How A Shift In UK Tax Law Could Cost Developing Countries £4bn
August 24th, 2012
August 24th, 2012
The United Kingdom is shifting some tax laws to make it easier for multinational corporations to avoid taxes via tax havens, through vehicles known as Controlled Foreign Corporations (CFCs). These vehicles are commonly used in the United States, and elsewhere, to shift profits to low tax jurisdictions. They are a legal way of pretending you made more where you did not. You would think that any smart country would be moving toward stricter laws to prevent the use of tax havens for profit shifting and corporate tax avoidance, but that’s not the most important part of the law’s impact.
Frequent Task Force blog contributors ActionAid have estimated that the biggest victim of the change could be developing countries:
ActionAid told the Commons committee that the changes could deprive developing countries of £4bn in revenues.
In a written submission to the committee, the charity called on the government to heed a call by the IMF, the OECD and the World Bank to assess the impact of such tax changes.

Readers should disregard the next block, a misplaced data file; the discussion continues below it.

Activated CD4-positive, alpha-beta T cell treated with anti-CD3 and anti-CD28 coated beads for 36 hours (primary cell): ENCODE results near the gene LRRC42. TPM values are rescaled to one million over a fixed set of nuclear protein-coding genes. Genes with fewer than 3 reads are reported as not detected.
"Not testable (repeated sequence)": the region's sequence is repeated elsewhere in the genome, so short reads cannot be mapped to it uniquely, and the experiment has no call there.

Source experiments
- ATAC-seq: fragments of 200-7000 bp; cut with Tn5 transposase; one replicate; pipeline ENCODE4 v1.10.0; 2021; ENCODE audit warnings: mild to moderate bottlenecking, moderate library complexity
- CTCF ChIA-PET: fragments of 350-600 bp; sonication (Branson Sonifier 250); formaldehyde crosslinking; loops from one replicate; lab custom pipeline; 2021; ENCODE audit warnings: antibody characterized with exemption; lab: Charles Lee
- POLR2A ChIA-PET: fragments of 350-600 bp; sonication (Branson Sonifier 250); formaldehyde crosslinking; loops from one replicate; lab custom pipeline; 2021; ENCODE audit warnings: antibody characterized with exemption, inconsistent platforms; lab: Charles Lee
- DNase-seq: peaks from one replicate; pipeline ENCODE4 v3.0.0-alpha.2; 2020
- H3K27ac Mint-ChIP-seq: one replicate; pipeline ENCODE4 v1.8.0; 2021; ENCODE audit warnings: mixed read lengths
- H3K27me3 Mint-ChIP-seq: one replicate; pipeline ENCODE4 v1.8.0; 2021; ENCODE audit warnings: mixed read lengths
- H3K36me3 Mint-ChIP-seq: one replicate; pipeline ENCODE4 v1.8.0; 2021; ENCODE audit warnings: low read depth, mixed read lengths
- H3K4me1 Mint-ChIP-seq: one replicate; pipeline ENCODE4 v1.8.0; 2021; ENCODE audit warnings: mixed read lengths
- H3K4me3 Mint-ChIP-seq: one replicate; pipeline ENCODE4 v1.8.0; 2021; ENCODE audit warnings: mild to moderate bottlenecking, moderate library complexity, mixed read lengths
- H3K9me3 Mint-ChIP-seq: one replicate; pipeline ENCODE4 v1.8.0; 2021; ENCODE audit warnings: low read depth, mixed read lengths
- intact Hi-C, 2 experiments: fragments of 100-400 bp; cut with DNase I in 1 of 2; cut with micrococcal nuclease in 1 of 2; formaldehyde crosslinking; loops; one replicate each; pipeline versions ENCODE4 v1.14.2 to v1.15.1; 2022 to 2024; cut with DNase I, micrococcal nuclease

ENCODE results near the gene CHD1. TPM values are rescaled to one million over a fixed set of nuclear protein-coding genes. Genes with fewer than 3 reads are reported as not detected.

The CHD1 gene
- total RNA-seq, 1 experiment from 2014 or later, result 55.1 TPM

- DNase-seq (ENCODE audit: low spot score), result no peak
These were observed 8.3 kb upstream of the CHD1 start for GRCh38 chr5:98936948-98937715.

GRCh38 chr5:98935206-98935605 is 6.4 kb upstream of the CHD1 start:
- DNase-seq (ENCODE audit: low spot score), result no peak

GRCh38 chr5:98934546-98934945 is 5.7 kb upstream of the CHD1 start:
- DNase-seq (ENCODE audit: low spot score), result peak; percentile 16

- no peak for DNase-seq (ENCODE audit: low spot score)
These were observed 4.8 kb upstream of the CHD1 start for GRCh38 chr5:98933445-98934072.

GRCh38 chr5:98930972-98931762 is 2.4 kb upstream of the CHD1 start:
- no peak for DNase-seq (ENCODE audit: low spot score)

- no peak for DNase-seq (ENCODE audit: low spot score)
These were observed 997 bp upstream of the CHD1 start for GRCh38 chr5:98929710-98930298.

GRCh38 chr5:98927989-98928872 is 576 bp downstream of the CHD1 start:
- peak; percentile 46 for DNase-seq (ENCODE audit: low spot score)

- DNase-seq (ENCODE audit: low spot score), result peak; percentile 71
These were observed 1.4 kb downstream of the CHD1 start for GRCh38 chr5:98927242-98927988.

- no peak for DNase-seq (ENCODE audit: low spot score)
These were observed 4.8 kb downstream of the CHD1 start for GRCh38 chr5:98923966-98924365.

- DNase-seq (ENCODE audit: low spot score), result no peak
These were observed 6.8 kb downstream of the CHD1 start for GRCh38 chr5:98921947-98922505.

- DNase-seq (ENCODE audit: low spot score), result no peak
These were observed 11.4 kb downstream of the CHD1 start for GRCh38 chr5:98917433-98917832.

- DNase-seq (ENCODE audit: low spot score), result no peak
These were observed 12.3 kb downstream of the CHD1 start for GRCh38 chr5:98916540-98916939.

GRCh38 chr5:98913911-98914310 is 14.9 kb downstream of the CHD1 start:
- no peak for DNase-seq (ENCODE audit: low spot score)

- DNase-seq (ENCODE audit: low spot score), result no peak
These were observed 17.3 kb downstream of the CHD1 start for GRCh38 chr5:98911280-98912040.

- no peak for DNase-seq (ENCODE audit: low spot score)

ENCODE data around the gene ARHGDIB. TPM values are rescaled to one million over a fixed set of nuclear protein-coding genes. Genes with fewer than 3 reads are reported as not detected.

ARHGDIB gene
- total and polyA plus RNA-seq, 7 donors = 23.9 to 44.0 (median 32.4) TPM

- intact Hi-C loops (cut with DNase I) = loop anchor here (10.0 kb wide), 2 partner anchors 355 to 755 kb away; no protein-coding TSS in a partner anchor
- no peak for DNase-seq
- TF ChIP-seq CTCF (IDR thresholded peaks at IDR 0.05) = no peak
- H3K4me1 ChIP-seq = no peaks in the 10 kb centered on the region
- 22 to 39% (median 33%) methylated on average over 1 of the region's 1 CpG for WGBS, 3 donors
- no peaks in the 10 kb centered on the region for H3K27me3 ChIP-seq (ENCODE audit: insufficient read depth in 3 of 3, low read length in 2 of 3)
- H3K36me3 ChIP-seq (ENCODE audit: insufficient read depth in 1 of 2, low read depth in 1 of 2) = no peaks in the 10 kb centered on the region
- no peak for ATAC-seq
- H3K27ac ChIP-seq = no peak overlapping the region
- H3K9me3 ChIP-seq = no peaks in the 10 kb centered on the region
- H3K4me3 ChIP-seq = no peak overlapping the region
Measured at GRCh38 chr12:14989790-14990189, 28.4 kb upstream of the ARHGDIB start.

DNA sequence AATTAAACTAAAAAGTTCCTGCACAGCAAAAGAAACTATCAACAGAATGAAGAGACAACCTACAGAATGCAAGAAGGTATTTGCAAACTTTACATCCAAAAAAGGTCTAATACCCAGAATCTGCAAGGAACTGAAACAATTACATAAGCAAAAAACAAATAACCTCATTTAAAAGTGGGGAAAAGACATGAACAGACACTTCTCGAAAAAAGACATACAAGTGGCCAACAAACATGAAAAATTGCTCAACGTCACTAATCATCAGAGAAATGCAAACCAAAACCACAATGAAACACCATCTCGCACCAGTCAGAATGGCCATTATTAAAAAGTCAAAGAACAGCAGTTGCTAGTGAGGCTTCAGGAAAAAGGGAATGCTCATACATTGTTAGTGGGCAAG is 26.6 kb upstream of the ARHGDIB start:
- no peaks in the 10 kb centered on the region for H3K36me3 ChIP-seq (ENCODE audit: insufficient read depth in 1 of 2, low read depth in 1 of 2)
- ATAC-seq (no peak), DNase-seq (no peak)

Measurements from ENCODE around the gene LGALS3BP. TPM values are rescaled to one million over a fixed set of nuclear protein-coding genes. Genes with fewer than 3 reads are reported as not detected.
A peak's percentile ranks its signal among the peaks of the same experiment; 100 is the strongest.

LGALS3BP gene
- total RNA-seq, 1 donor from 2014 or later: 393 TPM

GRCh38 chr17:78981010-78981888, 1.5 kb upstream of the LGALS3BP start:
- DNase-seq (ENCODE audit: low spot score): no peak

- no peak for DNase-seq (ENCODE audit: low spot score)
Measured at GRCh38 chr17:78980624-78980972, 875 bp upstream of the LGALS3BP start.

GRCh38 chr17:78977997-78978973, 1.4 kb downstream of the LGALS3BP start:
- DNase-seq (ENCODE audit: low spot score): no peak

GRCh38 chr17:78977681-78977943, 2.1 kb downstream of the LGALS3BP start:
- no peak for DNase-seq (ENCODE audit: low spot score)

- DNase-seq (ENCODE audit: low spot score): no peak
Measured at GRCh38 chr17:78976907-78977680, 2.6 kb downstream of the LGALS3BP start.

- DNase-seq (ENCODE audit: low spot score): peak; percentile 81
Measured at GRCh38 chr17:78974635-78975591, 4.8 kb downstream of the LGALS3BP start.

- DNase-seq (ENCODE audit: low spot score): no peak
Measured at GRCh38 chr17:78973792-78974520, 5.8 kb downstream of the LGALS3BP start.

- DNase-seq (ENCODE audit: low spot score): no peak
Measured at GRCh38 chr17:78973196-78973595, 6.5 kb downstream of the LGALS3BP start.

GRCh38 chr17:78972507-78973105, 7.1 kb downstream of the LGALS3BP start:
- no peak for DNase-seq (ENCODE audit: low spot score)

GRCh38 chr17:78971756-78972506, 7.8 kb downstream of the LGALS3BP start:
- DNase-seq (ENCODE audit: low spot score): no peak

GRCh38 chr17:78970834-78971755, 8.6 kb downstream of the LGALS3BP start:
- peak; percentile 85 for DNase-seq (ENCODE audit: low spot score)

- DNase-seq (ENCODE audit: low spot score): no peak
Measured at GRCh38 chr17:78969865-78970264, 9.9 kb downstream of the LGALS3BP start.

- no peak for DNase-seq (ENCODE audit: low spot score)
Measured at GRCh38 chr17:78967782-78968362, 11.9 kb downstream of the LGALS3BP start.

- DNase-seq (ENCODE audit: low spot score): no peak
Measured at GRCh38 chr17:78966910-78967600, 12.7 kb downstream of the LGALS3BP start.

The charity wrote: “ActionAid is concerned that the proposals will eliminate a significant deterrent that discourages UK-based companies from shifting profits from developing countries to tax havens.
“We estimate that the reforms may cost developing countries as much as £4bn and have urged the treasury and DFID to conduct their own spillover analysis, as recommended by the international organisations. No such analysis has been undertaken.”
ActionAid cited the UK-based brewer SABMiller, maker of Peroni and Grolsch beers, which has shifted an estimated £100m of profits from subsidiaries in developing countries to tax havens.
What would happen is actually pretty simple. Under current law, the UK taxes worldwide corporate income for UK-based companies. While the system has a lot of flaws, it does succeed better than many other countries in taxing multinational profits. In order to prevent double taxation of the same income, the UK offers a credit for taxes paid in other jurisdictions. So, if, for example, Vodafone makes a profit in a developing country, like India, and it avoids paying the tax there, it would still have to pay up in the United Kingdom. So, its incentive to avoid taxes in the developing country is decreased. By changing rules for CFCs, the incentives shift, and UK-based companies will start avoiding tax both in the UK and the developing countries in which they operate.
I’d be very interested to hear analysis, using the same logic, of what kind of tax revenue the U.S. system of corporate profit shifting and endless deferral is causing developing countries to lose out on. I’d bet that its a whole lot more than £4bn.